In the final two weeks of the 2013 spring legislative session, lawmakers are weighing two bills that address what is arguably the greatest financial crisis in state history.
Change comes slow. Especially when it runs headlong into 150 years of history. That is certainly the case with the Chicago River, a waterway long maligned and mistreated at the heart of this city.
Question: When is a Chicago elementary school with 23 kids in a classroom not considered by Mayor Rahm Emanuel to be an "underutilized" school? Answer: When it's his kids' school.
Apparently the Board of Education understands that moving students out of their home schools causes much pain and suffering, which is only acceptable for other people's children.
Governor Pat Quinn offered a serious admonition to Chicago Public Schools leadership about closing 50-some elementary schools when he stopped by for a special edition of Chicago Newsroom on Friday.
I suspect that these "reformers," secure in their ignorance of urban realities, still believe that their opponents are to blame. Had educators welcomed enough rookies willing to gut it out and to "put children first," the short term pain they dumped on neighborhood schools would have produced transformational gain.
If you want more kids to grow up into responsible, successful adults who contribute to our society, and if you want lower crime rates and prison populations, investing in good public education makes sense.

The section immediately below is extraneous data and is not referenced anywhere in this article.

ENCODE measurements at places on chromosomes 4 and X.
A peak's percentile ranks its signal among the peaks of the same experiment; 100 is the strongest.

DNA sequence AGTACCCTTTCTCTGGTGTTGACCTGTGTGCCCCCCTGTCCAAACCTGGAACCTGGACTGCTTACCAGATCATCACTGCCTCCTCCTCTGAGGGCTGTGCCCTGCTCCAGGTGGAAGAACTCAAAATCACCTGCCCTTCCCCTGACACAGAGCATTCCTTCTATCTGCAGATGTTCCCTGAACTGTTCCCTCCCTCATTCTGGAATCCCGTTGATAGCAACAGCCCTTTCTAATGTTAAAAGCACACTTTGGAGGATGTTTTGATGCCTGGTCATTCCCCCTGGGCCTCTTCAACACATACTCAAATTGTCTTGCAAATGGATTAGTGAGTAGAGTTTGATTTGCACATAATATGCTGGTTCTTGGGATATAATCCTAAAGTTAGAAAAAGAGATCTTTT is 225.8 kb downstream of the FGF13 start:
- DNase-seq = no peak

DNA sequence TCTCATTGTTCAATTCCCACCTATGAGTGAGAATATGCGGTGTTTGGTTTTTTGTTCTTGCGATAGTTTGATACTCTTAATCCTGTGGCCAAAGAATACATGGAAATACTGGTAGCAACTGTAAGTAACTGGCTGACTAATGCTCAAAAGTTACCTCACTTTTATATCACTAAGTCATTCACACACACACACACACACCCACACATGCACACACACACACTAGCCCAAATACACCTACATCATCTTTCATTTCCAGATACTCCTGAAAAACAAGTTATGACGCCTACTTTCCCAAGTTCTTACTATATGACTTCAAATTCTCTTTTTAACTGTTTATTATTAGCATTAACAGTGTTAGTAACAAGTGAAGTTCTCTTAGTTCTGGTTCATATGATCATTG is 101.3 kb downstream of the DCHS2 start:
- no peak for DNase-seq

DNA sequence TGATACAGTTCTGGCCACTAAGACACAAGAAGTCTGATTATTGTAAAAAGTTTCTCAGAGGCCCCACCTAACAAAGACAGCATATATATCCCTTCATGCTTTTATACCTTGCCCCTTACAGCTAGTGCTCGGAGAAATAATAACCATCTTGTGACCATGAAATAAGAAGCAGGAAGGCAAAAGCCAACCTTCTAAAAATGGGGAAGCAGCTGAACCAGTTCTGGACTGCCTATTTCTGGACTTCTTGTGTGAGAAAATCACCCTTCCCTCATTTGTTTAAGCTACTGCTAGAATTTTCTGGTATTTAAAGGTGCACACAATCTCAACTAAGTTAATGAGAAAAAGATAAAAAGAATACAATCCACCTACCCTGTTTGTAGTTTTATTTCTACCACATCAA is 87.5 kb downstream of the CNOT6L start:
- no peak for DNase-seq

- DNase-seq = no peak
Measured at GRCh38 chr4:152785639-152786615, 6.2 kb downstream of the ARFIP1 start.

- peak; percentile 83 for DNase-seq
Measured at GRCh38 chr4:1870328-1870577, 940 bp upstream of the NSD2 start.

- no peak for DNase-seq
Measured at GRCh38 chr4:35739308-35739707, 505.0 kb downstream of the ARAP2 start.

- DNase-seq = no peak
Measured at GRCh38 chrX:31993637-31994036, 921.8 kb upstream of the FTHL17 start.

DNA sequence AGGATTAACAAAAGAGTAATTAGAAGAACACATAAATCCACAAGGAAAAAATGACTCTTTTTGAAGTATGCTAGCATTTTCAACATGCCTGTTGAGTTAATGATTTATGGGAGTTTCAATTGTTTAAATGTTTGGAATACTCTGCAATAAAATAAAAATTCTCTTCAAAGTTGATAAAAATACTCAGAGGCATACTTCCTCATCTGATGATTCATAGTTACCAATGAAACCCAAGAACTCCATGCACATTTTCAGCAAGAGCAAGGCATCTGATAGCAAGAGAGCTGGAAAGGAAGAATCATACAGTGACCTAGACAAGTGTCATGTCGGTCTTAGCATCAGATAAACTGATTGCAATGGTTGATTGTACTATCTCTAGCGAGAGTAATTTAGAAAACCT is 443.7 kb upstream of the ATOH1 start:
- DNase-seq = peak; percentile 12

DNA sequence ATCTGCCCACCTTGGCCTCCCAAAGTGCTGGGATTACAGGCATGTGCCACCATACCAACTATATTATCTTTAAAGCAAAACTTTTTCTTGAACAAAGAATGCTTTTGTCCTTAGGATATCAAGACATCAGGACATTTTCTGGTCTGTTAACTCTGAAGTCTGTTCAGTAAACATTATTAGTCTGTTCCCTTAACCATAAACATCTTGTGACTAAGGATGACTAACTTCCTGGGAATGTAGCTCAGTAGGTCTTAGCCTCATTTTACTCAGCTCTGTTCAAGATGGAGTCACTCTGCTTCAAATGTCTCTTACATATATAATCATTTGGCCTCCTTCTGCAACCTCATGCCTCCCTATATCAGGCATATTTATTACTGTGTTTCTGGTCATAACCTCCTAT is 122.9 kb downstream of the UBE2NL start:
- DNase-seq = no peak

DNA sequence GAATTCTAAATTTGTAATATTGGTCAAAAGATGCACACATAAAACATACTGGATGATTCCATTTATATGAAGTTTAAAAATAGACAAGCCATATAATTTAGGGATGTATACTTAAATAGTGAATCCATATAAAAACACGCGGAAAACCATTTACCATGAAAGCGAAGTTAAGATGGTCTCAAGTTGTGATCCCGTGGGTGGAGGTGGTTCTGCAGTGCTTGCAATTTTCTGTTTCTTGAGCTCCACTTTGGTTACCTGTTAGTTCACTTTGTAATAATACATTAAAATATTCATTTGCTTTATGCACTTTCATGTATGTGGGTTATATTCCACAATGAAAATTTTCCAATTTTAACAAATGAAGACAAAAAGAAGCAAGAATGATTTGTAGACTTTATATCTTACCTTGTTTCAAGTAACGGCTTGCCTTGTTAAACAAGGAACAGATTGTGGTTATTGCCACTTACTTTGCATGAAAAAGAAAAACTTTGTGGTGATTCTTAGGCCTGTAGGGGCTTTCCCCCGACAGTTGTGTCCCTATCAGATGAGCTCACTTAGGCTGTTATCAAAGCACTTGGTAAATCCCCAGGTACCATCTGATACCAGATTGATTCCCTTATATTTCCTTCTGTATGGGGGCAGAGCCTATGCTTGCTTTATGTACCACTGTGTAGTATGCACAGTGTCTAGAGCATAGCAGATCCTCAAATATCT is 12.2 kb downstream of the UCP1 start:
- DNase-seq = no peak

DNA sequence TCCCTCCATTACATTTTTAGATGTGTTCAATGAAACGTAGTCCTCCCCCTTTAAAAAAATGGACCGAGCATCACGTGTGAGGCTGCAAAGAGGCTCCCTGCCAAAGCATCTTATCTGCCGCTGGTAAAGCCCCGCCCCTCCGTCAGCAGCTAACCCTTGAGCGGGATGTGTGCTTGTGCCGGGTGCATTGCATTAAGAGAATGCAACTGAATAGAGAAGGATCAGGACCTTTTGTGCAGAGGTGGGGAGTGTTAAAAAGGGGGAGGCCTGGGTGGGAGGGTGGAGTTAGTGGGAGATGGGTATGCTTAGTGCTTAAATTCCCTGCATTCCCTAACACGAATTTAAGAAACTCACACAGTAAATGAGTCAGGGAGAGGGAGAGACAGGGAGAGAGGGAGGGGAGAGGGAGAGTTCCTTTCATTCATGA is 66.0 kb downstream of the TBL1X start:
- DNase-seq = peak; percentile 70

To this day, despite its progress, this is one of the most racially segregated cities in America. We have a moral imperative to speak up and demand that the education system treat all of our city's children equitably, independent of race and class.
Yes, now is the time to choose our future, so let us choose one that transcends the insanity and sheer stupidity of violent behavior. This requires personal empowerment. It also requires collective empowerment.
Parents, students, teachers, and principals are right to seek policy decisions based on evidence, not the popularity of current reforms, and to put a stop to those that harm students, schools, and their communities.
It might be an annoyance, and our students complain when school isn't cancelled. However, our refusal to cancel is an important aspect of our civic character. We refuse to back down, even if that means putting on another pair on Long Johns. This is what we signed up for.
Our changes must go beyond simple gun control; they must be thoughtful, comprehensive and persistent. Controlling the proliferation of guns is important, but supporting educational and community programs are our best bet to break the cycle of violence.
Chicago Full-Day K? In the midst of much bitter infighting over school closures in Chicago, Rahm Emanuel and Chicago Public Schools CEO Barbara Byrd-Bennett are announcing an initiative that is perhaps aimed to quell the melee: all CPS schools will have full-day kindergarten, reports the Sun-Times. "The change will make full-day kindergarten available to 30,700 children next fall -- 4,200 more than this school year," the paper reports.
Appearing on the latest edition of CANTV's Chicago Newsroom, author and publisher of We the People Media Ethan Michaeli takes on the NRA, whose instructors, he said, trained him in the use of firearms.
I couldn't help myself: Super Bowl Sunday I found myself mulling over the state of the union.
Over 200 people packed the Chopin Theater Tuesday night to hear about Tax Increment Financing (TIFs) and to organize themselves to do something about them.